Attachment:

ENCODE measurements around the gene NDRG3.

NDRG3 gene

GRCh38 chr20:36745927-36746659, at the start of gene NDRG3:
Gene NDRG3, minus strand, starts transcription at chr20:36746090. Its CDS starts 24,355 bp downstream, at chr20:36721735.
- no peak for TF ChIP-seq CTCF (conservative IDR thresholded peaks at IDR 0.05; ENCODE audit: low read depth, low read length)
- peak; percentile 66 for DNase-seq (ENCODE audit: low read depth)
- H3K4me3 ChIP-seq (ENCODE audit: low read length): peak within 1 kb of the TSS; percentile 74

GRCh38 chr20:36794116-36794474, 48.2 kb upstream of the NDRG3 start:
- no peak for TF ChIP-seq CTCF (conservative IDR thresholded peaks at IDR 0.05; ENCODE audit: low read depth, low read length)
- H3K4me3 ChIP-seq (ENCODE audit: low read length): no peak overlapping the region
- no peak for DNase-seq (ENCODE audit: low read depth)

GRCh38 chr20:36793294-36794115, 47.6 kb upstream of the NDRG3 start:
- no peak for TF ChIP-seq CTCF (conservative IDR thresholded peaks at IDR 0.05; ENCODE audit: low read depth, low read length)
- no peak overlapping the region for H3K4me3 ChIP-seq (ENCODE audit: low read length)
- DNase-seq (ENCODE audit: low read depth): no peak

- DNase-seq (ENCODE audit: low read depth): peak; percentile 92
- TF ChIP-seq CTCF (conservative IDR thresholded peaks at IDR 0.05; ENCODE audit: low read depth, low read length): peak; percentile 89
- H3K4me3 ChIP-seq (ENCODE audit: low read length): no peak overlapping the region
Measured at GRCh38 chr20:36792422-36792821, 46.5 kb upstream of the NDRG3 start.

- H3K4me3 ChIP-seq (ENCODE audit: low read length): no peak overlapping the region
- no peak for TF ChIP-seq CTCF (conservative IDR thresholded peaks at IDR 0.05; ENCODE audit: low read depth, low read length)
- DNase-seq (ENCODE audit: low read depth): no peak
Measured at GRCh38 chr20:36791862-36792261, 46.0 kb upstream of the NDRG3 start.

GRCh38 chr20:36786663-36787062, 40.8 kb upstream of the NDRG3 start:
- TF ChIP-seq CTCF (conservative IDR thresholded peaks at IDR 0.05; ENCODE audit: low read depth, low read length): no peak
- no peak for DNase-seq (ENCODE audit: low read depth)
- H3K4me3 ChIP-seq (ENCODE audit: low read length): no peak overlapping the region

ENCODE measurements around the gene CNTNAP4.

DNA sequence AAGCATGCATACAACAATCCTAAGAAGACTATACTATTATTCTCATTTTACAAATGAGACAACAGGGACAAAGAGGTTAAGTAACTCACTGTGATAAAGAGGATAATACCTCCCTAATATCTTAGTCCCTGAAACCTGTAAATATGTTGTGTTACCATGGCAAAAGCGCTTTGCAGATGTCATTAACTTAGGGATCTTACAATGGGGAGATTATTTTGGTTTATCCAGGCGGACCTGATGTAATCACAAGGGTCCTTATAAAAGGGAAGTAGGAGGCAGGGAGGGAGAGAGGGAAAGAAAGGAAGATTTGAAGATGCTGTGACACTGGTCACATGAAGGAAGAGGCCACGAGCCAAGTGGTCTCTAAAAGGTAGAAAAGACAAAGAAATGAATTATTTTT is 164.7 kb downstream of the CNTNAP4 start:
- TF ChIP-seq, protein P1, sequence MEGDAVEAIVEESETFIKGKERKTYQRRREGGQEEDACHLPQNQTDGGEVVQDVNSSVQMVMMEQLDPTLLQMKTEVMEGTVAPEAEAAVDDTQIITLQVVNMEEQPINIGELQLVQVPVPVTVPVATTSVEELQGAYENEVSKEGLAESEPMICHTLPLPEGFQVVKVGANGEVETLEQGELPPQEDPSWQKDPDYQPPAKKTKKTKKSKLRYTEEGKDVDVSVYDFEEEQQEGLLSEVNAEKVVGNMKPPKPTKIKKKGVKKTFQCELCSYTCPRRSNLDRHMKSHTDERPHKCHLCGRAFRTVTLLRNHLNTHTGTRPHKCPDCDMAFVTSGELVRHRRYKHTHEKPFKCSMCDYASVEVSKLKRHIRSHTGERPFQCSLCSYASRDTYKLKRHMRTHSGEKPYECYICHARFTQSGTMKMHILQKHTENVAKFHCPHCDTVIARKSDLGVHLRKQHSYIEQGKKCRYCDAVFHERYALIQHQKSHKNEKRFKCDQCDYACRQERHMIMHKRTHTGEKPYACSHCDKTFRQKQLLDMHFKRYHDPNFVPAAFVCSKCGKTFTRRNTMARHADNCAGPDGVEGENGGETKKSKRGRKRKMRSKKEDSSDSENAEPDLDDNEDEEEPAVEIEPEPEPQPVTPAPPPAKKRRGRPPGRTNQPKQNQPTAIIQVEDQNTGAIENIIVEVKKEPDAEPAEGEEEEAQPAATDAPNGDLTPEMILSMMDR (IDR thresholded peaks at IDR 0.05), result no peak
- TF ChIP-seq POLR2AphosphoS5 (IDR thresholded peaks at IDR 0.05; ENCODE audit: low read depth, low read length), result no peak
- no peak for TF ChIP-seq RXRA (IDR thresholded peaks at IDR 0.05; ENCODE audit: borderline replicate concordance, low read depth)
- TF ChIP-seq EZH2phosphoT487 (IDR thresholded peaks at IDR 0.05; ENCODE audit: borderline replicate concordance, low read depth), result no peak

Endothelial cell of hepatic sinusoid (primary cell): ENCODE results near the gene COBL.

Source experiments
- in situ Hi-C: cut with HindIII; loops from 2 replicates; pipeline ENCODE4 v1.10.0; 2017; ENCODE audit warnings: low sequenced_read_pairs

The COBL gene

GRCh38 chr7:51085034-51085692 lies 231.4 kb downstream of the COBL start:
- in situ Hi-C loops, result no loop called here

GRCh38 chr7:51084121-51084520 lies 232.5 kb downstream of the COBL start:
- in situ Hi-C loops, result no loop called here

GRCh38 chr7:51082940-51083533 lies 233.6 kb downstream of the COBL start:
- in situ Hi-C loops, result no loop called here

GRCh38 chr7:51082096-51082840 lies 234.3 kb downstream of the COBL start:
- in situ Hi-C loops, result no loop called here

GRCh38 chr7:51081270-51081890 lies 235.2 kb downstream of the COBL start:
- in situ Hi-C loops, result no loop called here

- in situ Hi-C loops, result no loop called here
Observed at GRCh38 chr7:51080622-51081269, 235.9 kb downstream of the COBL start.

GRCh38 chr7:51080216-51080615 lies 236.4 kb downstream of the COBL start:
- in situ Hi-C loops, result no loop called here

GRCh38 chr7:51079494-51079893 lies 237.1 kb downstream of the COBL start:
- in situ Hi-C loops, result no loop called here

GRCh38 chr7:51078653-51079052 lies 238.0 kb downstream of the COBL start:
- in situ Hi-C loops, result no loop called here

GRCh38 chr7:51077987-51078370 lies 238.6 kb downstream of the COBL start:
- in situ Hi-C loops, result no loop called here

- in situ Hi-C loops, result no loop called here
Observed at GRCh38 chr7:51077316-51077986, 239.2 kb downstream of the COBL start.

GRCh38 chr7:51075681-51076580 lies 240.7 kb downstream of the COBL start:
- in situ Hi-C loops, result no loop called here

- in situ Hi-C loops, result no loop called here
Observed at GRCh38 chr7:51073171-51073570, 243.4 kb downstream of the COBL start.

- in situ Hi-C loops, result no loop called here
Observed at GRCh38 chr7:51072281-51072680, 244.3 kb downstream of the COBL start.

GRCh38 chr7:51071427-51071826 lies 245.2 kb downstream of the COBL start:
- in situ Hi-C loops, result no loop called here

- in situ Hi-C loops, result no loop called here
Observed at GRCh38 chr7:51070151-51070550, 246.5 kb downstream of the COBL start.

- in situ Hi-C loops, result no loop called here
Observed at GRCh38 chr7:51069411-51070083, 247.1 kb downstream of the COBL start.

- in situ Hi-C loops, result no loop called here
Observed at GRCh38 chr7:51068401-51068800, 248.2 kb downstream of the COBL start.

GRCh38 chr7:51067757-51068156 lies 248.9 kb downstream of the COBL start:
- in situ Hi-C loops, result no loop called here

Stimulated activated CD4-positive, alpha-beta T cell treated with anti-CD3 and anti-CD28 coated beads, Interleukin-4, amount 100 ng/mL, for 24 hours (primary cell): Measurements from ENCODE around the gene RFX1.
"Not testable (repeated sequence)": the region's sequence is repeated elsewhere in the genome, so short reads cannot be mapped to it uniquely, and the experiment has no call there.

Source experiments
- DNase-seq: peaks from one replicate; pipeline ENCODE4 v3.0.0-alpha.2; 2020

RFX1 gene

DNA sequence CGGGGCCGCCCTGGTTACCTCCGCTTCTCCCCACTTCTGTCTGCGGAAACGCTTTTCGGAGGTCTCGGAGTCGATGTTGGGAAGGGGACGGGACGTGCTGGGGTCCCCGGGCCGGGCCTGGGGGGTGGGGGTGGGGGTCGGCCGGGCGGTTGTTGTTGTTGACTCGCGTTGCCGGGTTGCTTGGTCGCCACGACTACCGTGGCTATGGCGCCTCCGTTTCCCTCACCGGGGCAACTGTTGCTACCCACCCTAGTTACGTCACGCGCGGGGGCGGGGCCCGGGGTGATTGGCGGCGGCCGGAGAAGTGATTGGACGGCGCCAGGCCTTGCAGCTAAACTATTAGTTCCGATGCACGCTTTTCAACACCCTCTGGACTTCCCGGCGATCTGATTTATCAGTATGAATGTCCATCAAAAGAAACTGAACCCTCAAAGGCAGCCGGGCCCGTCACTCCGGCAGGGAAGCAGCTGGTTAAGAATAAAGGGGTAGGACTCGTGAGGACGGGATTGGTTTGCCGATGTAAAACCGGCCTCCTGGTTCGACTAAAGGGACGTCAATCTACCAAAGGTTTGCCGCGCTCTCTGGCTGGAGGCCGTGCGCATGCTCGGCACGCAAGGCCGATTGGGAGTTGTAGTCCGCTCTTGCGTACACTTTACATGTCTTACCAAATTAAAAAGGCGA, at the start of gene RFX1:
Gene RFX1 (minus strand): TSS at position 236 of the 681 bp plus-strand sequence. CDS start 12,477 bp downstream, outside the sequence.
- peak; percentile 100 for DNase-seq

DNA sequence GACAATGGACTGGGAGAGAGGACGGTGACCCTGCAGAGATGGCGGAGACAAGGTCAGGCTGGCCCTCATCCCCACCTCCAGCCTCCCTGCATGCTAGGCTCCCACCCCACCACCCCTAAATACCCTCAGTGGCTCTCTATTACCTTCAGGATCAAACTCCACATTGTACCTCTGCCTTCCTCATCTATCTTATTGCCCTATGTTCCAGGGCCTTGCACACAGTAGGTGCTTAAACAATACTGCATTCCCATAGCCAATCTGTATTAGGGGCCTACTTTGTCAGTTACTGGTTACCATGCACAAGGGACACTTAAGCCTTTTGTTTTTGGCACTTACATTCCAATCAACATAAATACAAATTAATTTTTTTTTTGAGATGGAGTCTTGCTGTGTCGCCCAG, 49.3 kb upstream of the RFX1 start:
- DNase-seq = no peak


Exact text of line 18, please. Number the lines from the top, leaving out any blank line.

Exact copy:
- H3K4me3 ChIP-seq (ENCODE audit: low read length): no peak overlapping the region